It was time to leave the beautiful island of Poros as we had to get to our final destination of the sailing season at Limni on the north of Evia, where A B Sea would be hauled out so we could do work on her over winter.
Leaving Poros we had a pretty uneventful motor as there wasn’t a breath of wind. However 12 nautical miles away from our first destination of Sounion on the mainland of Greece, the engine suddenly lost 0.7 of a knot of speed and the engine sound changed. I didn’t have a clue what it could be, so I grabbed our Sony video camera and pointed it at Baz while he did some troubleshooting.
It might have been something caught around the prop, like an old fishing line so he put A B Sea into reverse which would hopefully untangle it, if that was the issue. Then he went into forward again and increased the revs as his other suspicion was that it was an issue with the exhaust elbow. A few high revs later and A B Sea was on her way again, at her normal speed. However this time, she had a cloud of black smoke – or rather, soot – puffing out behind her. Not good.
We had a further hour or so of motoring, so there was nothing else to do but sit back and ‘relax’ hoping there wouldn’t be any other issues with the engine.
We arrived with relief at Sounion on the southern tip of mainland Greece – where we’d had the pleasure previously of hiking up to see Poseidon’s temple with our friends Shelley and Ian when they stayed with us. And we were happy to see there was only one other yacht in the bay. The light wind was also coming from a different direction than last time. Instead of a night being rolled from side to side every time a ferry went past, this time we had a great night’s sleep, unaffected by passing ships.
We were up early the next morning and headed east out of the bay then north up towards our first stop off point before arriving at our overnight anchorage at Porto Rafti. Windy prediction site had said we wouldn’t get much wind to speak of so we’d anticipated a nice calm motor all the way. However we were greeted with 15 knots of wind on the nose and a bit of chop – which turned into 30 knots of wind by the time we reached Olympic marina where we would refuel.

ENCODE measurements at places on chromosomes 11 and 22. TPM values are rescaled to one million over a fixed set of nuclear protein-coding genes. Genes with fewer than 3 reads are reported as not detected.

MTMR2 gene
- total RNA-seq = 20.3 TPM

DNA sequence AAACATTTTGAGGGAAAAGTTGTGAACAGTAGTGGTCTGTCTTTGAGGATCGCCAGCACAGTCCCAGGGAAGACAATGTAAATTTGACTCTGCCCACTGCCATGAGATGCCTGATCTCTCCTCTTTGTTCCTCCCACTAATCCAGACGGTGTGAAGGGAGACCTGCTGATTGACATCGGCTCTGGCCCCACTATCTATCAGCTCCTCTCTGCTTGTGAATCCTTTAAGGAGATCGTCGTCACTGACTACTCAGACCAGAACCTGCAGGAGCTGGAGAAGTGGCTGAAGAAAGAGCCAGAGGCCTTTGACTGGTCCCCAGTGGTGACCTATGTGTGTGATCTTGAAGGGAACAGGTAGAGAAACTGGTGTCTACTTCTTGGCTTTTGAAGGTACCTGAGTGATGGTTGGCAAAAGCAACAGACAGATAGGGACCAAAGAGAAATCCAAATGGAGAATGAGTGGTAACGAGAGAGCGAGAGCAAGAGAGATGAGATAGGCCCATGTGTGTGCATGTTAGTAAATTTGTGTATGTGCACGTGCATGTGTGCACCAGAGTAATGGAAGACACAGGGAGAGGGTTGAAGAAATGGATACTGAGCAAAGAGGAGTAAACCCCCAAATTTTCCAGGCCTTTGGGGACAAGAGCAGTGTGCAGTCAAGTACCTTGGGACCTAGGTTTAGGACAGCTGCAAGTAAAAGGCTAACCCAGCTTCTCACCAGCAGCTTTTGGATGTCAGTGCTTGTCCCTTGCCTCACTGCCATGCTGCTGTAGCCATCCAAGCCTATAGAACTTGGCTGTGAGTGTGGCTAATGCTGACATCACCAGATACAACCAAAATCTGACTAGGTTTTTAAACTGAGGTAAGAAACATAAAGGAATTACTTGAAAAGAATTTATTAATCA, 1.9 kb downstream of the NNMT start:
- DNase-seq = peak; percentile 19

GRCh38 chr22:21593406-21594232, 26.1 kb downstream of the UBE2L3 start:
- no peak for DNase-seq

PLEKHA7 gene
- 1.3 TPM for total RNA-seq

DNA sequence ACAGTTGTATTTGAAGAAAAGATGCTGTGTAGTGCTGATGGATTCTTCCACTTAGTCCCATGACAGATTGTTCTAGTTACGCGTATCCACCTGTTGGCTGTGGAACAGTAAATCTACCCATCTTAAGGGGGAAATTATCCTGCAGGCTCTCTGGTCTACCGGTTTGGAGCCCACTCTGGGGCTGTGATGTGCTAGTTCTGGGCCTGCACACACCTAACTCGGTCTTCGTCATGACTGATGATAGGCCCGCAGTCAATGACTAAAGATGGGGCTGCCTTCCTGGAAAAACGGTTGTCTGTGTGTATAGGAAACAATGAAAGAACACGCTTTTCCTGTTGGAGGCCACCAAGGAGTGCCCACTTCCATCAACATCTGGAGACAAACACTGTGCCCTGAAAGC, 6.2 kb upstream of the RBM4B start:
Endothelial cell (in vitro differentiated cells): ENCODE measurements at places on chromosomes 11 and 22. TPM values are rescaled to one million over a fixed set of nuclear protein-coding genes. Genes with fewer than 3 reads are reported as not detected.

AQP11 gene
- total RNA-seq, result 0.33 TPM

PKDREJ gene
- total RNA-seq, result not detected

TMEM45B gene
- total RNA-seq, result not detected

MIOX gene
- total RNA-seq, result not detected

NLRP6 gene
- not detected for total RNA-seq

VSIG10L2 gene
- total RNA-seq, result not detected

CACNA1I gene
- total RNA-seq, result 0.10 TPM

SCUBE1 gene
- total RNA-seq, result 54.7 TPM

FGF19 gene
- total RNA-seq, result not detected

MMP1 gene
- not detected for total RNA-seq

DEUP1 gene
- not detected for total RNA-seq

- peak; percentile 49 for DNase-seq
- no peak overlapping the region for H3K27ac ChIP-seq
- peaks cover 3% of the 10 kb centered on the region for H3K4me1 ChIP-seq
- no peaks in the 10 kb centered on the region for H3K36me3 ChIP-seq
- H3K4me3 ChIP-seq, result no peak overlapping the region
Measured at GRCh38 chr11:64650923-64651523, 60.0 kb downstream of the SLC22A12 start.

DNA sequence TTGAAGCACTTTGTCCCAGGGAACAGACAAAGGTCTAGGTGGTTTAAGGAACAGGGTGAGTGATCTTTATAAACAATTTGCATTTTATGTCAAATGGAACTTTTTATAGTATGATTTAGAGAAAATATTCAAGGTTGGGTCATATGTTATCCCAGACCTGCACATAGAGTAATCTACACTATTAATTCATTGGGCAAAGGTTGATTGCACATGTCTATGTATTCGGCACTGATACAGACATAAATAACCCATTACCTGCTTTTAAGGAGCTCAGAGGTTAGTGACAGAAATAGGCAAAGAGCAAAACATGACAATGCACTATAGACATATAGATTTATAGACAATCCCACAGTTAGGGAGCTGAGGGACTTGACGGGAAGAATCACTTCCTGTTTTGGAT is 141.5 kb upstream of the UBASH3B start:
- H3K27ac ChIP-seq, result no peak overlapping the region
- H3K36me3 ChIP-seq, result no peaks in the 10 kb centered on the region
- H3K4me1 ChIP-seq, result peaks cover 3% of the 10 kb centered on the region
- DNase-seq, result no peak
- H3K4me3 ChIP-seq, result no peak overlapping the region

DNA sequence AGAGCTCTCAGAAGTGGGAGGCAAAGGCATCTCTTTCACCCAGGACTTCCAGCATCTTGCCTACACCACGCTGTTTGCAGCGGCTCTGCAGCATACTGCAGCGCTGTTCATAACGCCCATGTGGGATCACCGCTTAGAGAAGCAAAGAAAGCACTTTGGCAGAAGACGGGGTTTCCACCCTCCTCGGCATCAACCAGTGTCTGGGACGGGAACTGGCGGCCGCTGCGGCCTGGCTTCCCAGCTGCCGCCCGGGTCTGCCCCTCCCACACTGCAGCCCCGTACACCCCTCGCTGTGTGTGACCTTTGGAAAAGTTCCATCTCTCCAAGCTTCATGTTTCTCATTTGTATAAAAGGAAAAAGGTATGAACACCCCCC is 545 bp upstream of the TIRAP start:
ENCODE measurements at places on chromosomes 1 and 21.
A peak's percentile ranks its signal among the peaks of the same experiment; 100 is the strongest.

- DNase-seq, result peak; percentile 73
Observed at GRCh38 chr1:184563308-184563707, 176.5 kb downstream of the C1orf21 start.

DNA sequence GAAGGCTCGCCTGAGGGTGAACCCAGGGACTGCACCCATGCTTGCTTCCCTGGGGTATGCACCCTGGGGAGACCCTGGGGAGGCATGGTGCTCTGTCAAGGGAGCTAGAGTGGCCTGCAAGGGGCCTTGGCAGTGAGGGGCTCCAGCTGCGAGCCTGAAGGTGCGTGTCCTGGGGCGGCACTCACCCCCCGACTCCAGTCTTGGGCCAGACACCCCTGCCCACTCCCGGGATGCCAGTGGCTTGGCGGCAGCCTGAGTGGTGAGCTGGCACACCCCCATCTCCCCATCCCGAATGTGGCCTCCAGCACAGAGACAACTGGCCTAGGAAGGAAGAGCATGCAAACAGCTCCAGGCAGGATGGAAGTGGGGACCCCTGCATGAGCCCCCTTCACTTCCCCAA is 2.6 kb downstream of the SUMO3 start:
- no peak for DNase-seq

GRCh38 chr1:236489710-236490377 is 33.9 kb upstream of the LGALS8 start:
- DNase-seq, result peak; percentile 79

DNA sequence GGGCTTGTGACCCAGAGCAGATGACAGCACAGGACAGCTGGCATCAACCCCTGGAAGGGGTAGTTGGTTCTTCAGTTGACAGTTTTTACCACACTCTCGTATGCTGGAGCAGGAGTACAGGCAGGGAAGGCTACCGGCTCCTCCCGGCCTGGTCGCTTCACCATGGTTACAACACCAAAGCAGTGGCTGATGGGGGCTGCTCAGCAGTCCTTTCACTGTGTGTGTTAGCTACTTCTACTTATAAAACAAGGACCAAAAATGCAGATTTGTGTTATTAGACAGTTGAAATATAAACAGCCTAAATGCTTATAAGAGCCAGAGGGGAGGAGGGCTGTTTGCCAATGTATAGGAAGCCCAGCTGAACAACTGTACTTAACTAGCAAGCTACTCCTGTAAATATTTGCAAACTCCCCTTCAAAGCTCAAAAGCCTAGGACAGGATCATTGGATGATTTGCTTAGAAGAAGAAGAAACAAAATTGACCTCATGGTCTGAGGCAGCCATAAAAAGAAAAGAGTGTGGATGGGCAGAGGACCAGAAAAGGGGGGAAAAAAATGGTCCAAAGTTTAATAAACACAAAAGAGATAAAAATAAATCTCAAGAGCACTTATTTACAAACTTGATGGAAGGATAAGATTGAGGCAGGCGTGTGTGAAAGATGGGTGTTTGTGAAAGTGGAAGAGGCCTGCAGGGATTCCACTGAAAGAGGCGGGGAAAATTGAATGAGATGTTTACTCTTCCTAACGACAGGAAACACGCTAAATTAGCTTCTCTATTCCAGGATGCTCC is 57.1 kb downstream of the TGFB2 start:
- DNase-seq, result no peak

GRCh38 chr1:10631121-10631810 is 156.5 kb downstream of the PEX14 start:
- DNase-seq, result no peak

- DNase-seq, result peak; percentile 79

Getting to the fuel dock at the marina was a bit stressful for Baz. Not from the wind which fortunately died down once we entered the marina. But there was a large yacht already moored at the fuel dock and there wasn’t any room to dock in front. The turning space was tight but he did a great job of turning A B Sea around and heading out of the marina to wait out turn. We headed back in about twenty minutes later and saw the large yacht pass us as we headed to the fuel dock.
The guy at the fuel dock was super efficient and we tied up without incident. I had been ready to step off with the bow line (as usual) so I could quickly hand that to him and then rush back and catch the stern line from Baz. But the fuel guy had a different routine which I think put Baz off a bit because he insisted I follow our pre-arranged plan. However the fuel guy was insistent too and as it was his territory I told Baz I’d go with the fuel guy’s request. That meant Baz had to give him the stern line first and then I threw him the bow line.
Not much of a big deal, but Baz was already a tad stressed so this was something else thrown in the mix. However, within minutes we were nicely tied side to and the fuel guy was pumping diesel into our tank.